The European Union has said that world powers have agreed to a new round of talks with Iran over its nuclear programme, as Tehran gave permission for inspectors to visit a site suspected of secret atomic work.
The two developments appeared to counter the crisis atmosphere over Iran's nuclear development programme, the focus of talks in Washington between President Barack Obama and Israel's visiting prime minister.
EU foreign policy chief Catherine Ashton said the five permanent members of the UN Security Council - the US, the UK, China, Russia and France - and Germany agreed to a new round of nuclear talks with Iran.
Previous talks have not achieved what the powers want, an end to uranium enrichment on Iranian soil. The last round of negotiations in January 2011 ended in failure.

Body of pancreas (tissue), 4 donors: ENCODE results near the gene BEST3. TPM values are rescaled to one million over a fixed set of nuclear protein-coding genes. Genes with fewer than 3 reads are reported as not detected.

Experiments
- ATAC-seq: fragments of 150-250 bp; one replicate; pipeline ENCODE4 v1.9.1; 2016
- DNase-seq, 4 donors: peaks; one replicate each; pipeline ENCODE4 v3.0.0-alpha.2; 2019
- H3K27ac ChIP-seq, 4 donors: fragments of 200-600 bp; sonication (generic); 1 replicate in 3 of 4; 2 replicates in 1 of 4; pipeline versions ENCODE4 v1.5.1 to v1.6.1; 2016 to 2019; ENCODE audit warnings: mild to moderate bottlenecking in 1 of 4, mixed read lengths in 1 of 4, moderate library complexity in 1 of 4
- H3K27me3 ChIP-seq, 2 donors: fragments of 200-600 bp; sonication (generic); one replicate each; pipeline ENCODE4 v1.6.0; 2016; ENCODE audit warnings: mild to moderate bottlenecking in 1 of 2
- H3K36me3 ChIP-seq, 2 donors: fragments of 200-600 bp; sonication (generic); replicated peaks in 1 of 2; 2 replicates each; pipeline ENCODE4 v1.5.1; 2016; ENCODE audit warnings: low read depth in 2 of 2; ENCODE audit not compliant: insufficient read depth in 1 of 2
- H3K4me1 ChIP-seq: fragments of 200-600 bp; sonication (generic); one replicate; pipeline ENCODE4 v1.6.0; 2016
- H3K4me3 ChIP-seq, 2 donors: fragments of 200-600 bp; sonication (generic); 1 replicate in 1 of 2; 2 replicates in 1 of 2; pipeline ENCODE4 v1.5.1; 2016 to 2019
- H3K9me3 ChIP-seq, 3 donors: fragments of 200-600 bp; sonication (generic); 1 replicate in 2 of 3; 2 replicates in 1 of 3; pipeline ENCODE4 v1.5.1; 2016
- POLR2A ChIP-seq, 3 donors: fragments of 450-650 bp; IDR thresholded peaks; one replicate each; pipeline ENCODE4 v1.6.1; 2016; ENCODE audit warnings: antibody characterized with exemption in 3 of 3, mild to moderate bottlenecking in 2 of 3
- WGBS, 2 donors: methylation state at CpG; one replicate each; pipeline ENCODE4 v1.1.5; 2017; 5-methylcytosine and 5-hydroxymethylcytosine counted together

The US and its allies believe Iran is trying to build nuclear weapons. Tehran denies that, insisting that its programme is for peaceful purposes.
Baroness Ashton said in a statement that the EU hopes Iran "will now enter into a sustained process of constructive dialogue which will deliver real progress in resolving the international community's long-standing concerns on its nuclear programme". The time and venue of the new talks have not been set.
Foreign Secretary William Hague said the onus would "be on Iran to convince the international community that its nuclear programme is exclusively peaceful".
German foreign minister Guido Westerwelle called for a diplomatic solution, adding: "A nuclear-armed Iran must be prevented."
The UN's International Atomic Energy Agency (IAEA) last year published a report that included what it said was evidence of Iranian activity that could be linked to weapons development. The head of the IAEA, Yukiya Amano, said on Monday that his organisation had "serious concerns" that Iran might be hiding secret atomic weapons work, singling out the Parchin military complex south-east of Tehran.
Iran appeared to respond partially to those concerns, granting long-sought permission to IAEA inspectors to visit the Parchin compound. Iran describes the site as a military base, not a nuclear facility.